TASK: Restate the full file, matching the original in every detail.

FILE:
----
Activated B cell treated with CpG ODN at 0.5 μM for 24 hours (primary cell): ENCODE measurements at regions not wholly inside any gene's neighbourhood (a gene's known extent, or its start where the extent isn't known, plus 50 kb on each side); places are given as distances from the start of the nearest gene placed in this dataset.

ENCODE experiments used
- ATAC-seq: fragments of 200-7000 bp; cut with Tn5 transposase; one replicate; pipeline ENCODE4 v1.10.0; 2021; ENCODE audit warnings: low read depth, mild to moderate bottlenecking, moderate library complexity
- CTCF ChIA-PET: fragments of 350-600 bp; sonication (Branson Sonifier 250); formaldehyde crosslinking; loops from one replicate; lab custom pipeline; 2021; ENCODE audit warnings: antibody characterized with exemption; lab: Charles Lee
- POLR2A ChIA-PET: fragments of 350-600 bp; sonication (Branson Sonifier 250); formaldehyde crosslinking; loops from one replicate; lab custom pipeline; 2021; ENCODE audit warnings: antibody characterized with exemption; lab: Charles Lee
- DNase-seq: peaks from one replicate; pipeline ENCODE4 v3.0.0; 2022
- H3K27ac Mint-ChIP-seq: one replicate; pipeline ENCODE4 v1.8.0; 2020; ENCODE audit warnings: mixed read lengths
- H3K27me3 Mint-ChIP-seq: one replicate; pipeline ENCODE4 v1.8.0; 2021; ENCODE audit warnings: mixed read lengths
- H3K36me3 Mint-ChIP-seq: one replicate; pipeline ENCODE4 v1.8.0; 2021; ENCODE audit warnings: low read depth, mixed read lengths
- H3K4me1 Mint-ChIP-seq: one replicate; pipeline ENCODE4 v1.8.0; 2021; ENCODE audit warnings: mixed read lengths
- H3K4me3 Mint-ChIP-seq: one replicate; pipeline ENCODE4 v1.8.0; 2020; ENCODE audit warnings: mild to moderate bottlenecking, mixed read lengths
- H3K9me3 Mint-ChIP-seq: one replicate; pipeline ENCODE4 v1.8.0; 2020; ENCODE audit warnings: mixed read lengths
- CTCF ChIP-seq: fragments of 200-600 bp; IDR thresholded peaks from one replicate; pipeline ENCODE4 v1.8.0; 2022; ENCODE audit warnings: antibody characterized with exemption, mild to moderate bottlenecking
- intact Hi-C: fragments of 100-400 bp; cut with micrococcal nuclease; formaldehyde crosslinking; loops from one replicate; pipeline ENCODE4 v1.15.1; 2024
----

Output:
Activated B cell treated with CpG ODN at 0.5 μM for 24 hours (primary cell): ENCODE measurements at regions not wholly inside any gene's neighbourhood (a gene's known extent, or its start where the extent isn't known, plus 50 kb on each side); places are given as distances from the start of the nearest gene placed in this dataset.

ENCODE experiments used
- ATAC-seq: fragments of 200-7000 bp; cut with Tn5 transposase; one replicate; pipeline ENCODE4 v1.10.0; 2021; ENCODE audit warnings: low read depth, mild to moderate bottlenecking, moderate library complexity
- CTCF ChIA-PET: fragments of 350-600 bp; sonication (Branson Sonifier 250); formaldehyde crosslinking; loops from one replicate; lab custom pipeline; 2021; ENCODE audit warnings: antibody characterized with exemption; lab: Charles Lee
- POLR2A ChIA-PET: fragments of 350-600 bp; sonication (Branson Sonifier 250); formaldehyde crosslinking; loops from one replicate; lab custom pipeline; 2021; ENCODE audit warnings: antibody characterized with exemption; lab: Charles Lee
- DNase-seq: peaks from one replicate; pipeline ENCODE4 v3.0.0; 2022
- H3K27ac Mint-ChIP-seq: one replicate; pipeline ENCODE4 v1.8.0; 2020; ENCODE audit warnings: mixed read lengths
- H3K27me3 Mint-ChIP-seq: one replicate; pipeline ENCODE4 v1.8.0; 2021; ENCODE audit warnings: mixed read lengths
- H3K36me3 Mint-ChIP-seq: one replicate; pipeline ENCODE4 v1.8.0; 2021; ENCODE audit warnings: low read depth, mixed read lengths
- H3K4me1 Mint-ChIP-seq: one replicate; pipeline ENCODE4 v1.8.0; 2021; ENCODE audit warnings: mixed read lengths
- H3K4me3 Mint-ChIP-seq: one replicate; pipeline ENCODE4 v1.8.0; 2020; ENCODE audit warnings: mild to moderate bottlenecking, mixed read lengths
- H3K9me3 Mint-ChIP-seq: one replicate; pipeline ENCODE4 v1.8.0; 2020; ENCODE audit warnings: mixed read lengths
- CTCF ChIP-seq: fragments of 200-600 bp; IDR thresholded peaks from one replicate; pipeline ENCODE4 v1.8.0; 2022; ENCODE audit warnings: antibody characterized with exemption, mild to moderate bottlenecking
- intact Hi-C: fragments of 100-400 bp; cut with micrococcal nuclease; formaldehyde crosslinking; loops from one replicate; pipeline ENCODE4 v1.15.1; 2024